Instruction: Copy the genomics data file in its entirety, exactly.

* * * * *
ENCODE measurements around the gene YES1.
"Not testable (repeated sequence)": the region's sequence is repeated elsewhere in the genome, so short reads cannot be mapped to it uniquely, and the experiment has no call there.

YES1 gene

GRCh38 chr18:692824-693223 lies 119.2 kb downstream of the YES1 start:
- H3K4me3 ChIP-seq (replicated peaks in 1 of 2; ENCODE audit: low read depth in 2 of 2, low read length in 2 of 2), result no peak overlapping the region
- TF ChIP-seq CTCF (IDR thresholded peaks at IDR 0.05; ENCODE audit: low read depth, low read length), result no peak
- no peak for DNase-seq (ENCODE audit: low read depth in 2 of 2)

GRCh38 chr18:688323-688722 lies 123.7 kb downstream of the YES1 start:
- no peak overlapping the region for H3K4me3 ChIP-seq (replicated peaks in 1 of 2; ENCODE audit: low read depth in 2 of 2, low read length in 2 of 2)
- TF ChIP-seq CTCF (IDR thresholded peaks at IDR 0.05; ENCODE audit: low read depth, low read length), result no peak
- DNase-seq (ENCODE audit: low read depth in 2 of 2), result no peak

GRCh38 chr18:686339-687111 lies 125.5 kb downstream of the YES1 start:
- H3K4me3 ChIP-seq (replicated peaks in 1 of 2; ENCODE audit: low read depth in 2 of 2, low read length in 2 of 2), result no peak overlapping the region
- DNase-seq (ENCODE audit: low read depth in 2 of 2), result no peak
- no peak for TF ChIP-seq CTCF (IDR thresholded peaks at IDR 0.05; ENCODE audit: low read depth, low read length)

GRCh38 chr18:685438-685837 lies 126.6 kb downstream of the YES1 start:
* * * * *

ENCODE measurements around the gene YES1.
"Not testable (repeated sequence)": the region's sequence is repeated elsewhere in the genome, so short reads cannot be mapped to it uniquely, and the experiment has no call there.

YES1 gene

GRCh38 chr18:692824-693223 lies 119.2 kb downstream of the YES1 start:
- H3K4me3 ChIP-seq (replicated peaks in 1 of 2; ENCODE audit: low read depth in 2 of 2, low read length in 2 of 2), result no peak overlapping the region
- TF ChIP-seq CTCF (IDR thresholded peaks at IDR 0.05; ENCODE audit: low read depth, low read length), result no peak
- no peak for DNase-seq (ENCODE audit: low read depth in 2 of 2)

GRCh38 chr18:688323-688722 lies 123.7 kb downstream of the YES1 start:
- no peak overlapping the region for H3K4me3 ChIP-seq (replicated peaks in 1 of 2; ENCODE audit: low read depth in 2 of 2, low read length in 2 of 2)
- TF ChIP-seq CTCF (IDR thresholded peaks at IDR 0.05; ENCODE audit: low read depth, low read length), result no peak
- DNase-seq (ENCODE audit: low read depth in 2 of 2), result no peak

GRCh38 chr18:686339-687111 lies 125.5 kb downstream of the YES1 start:
- H3K4me3 ChIP-seq (replicated peaks in 1 of 2; ENCODE audit: low read depth in 2 of 2, low read length in 2 of 2), result no peak overlapping the region
- DNase-seq (ENCODE audit: low read depth in 2 of 2), result no peak
- no peak for TF ChIP-seq CTCF (IDR thresholded peaks at IDR 0.05; ENCODE audit: low read depth, low read length)

GRCh38 chr18:685438-685837 lies 126.6 kb downstream of the YES1 start: